Like SolarCity maybe Tesla could find the go-to installer in an area and give a referral.
It seems odd to me that installation of a connector/outlet would be such a stumbling block. It's just part of the "kit" you need. I think the hesitation is just typical "fear of change/unknown" that most people suffer from.
Does this issue deserve Tesla's attention? Yes, for sure. They could have a referral service and track success. They could have videos and other content about "preparing for your Tesla." But a lot of that already exists.

Swoodw | 18/03/2016

Tesla not only must be more desirable, but ALSO must be easier than their old car. Every non-EV driver with whom I speak glazes over at the idea of installing a home charger. This is the #1 mental block.

But tell the same person "what if home charging installation is included automatically with purchase, everything taken care of -- and for long road trips you can use the worldwide Supercharger network."
The light comes on: "yeah, absolutely, I'd buy an EV then."

I have Good News! Tesla come Std. with On board charger! All you need is a 120v but seriously , 240V 40Amp outlet within 20 feet of the parked car. 200 Mi range, 5hrs +_ Typ. not necessary to charge every night or day. 2017 SChargers will be everywhere.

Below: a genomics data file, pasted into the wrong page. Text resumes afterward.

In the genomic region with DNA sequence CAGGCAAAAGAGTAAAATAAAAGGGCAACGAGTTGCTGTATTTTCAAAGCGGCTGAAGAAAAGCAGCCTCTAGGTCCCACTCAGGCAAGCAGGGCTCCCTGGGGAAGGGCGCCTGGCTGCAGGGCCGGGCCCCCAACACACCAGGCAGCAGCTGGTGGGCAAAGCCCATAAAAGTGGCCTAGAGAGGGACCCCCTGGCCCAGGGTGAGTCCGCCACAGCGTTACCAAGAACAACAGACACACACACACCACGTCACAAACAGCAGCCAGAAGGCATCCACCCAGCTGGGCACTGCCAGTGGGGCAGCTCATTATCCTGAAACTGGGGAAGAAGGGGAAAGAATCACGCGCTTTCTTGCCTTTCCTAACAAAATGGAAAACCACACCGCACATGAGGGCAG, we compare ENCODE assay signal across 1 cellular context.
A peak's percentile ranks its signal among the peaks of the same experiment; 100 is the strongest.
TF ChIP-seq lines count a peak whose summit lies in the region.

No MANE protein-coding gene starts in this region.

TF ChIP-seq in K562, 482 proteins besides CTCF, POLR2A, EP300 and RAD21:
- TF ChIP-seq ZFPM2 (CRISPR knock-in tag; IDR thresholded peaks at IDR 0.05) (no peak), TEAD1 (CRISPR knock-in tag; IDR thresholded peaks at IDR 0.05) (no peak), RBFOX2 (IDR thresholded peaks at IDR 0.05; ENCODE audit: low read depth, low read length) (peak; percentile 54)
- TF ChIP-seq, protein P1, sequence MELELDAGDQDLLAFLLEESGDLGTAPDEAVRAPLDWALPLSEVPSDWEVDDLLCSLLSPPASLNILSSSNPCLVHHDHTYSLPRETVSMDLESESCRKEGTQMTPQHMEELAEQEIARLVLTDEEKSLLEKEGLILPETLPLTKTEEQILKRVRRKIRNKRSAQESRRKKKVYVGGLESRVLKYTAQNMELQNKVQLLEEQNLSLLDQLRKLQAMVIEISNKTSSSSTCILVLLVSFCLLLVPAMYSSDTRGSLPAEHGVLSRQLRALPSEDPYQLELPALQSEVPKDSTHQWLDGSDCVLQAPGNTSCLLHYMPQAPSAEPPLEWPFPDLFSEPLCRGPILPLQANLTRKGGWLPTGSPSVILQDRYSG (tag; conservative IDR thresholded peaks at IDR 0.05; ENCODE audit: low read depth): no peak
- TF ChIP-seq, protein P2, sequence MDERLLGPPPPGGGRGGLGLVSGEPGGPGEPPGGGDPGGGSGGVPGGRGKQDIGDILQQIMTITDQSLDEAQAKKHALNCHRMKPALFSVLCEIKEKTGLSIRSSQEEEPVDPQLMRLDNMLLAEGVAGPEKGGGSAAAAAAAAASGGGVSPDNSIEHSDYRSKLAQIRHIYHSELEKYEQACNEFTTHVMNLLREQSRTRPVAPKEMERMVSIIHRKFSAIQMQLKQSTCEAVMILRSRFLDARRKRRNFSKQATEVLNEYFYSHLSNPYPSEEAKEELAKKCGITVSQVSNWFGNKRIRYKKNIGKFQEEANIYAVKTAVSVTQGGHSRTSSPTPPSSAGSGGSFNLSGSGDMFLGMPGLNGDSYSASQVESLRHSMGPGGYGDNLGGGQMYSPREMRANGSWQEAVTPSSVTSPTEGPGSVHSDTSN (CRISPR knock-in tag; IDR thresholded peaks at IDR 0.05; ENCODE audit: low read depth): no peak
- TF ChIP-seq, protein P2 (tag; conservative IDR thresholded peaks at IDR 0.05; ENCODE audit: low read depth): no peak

Rocky_H | 18/03/2016

@JeffreyR +1 Quote: "It seems odd to me that installation of a connector/outlet would be such a stumbling block."

Yeah, I don't think it is. In the two years I've had the car and told many people about it, I've never heard that issue brought up as a problem. Home is never the issue with the people I've talked with. What I do get almost all the time is, "But what if you find yourself way out somewhere and run out of charge?" I then have to talk them through, "How do you suddenly just __find yourself__ way out somewhere? We don't teleport." You pack and plan at least a little bit if you are going out of town on a trip.

JeffreyR | 18/03/2016

@Rocky_H
Thanks. I think you make an excellent point. The between-the-lines message on that teleport concept is they have grown so used to driving their EV they don't think about it anymore.

I rented a gimped MS-40 (80% limited charge), while visiting LA in the heat of summer. My folks don't even have a dryer plug in the garage and I was fine. I asked about charging at my new condo before I bought it. They are already planning on installing some charging infrastructure. Then again I'm 2 minutes from Downtown San Jose on The Alameda.